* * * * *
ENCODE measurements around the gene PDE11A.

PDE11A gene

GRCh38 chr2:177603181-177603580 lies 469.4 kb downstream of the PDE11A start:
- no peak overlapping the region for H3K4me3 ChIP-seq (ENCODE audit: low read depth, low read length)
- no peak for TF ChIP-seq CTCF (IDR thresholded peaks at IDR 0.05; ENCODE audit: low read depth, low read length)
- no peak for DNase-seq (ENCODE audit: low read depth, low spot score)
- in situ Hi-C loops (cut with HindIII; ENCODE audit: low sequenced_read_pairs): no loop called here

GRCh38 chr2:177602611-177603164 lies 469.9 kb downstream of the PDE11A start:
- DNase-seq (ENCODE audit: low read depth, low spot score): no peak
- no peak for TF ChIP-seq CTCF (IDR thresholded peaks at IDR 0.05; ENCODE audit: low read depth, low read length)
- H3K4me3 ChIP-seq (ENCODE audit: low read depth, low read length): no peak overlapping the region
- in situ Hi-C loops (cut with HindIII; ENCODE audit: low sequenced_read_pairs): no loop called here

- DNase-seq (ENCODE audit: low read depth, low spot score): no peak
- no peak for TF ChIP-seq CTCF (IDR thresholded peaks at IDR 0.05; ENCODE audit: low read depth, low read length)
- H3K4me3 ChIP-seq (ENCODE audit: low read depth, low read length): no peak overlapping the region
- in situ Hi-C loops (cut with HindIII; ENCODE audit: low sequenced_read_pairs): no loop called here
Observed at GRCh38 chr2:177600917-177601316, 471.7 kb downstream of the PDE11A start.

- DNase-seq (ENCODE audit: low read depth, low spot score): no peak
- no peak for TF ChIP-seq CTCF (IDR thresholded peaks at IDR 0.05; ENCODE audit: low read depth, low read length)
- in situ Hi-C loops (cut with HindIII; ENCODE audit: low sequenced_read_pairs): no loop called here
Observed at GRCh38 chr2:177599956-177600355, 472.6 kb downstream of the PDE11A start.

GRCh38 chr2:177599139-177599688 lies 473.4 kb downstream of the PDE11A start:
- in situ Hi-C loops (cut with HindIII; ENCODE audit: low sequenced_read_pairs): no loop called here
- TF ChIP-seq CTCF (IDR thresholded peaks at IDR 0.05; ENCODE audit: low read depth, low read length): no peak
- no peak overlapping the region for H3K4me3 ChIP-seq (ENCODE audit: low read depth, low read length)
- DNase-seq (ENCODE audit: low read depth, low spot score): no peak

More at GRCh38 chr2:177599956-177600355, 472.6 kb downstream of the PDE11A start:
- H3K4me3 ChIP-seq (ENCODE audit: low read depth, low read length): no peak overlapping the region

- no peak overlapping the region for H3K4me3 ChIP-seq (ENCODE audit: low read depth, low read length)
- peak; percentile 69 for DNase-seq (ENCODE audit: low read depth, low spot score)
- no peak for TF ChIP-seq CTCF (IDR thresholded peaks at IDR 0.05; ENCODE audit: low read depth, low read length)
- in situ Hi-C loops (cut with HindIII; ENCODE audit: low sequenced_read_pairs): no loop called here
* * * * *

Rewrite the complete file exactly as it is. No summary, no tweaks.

ENCODE measurements around the gene PDE11A.

PDE11A gene

GRCh38 chr2:177603181-177603580 lies 469.4 kb downstream of the PDE11A start:
- no peak overlapping the region for H3K4me3 ChIP-seq (ENCODE audit: low read depth, low read length)
- no peak for TF ChIP-seq CTCF (IDR thresholded peaks at IDR 0.05; ENCODE audit: low read depth, low read length)
- no peak for DNase-seq (ENCODE audit: low read depth, low spot score)
- in situ Hi-C loops (cut with HindIII; ENCODE audit: low sequenced_read_pairs): no loop called here

GRCh38 chr2:177602611-177603164 lies 469.9 kb downstream of the PDE11A start:
- DNase-seq (ENCODE audit: low read depth, low spot score): no peak
- no peak for TF ChIP-seq CTCF (IDR thresholded peaks at IDR 0.05; ENCODE audit: low read depth, low read length)
- H3K4me3 ChIP-seq (ENCODE audit: low read depth, low read length): no peak overlapping the region
- in situ Hi-C loops (cut with HindIII; ENCODE audit: low sequenced_read_pairs): no loop called here

- DNase-seq (ENCODE audit: low read depth, low spot score): no peak
- no peak for TF ChIP-seq CTCF (IDR thresholded peaks at IDR 0.05; ENCODE audit: low read depth, low read length)
- H3K4me3 ChIP-seq (ENCODE audit: low read depth, low read length): no peak overlapping the region
- in situ Hi-C loops (cut with HindIII; ENCODE audit: low sequenced_read_pairs): no loop called here
Observed at GRCh38 chr2:177600917-177601316, 471.7 kb downstream of the PDE11A start.

- DNase-seq (ENCODE audit: low read depth, low spot score): no peak
- no peak for TF ChIP-seq CTCF (IDR thresholded peaks at IDR 0.05; ENCODE audit: low read depth, low read length)
- in situ Hi-C loops (cut with HindIII; ENCODE audit: low sequenced_read_pairs): no loop called here
Observed at GRCh38 chr2:177599956-177600355, 472.6 kb downstream of the PDE11A start.

GRCh38 chr2:177599139-177599688 lies 473.4 kb downstream of the PDE11A start:
- in situ Hi-C loops (cut with HindIII; ENCODE audit: low sequenced_read_pairs): no loop called here
- TF ChIP-seq CTCF (IDR thresholded peaks at IDR 0.05; ENCODE audit: low read depth, low read length): no peak
- no peak overlapping the region for H3K4me3 ChIP-seq (ENCODE audit: low read depth, low read length)
- DNase-seq (ENCODE audit: low read depth, low spot score): no peak

More at GRCh38 chr2:177599956-177600355, 472.6 kb downstream of the PDE11A start:
- H3K4me3 ChIP-seq (ENCODE audit: low read depth, low read length): no peak overlapping the region

- no peak overlapping the region for H3K4me3 ChIP-seq (ENCODE audit: low read depth, low read length)
- peak; percentile 69 for DNase-seq (ENCODE audit: low read depth, low spot score)
- no peak for TF ChIP-seq CTCF (IDR thresholded peaks at IDR 0.05; ENCODE audit: low read depth, low read length)
- in situ Hi-C loops (cut with HindIII; ENCODE audit: low sequenced_read_pairs): no loop called here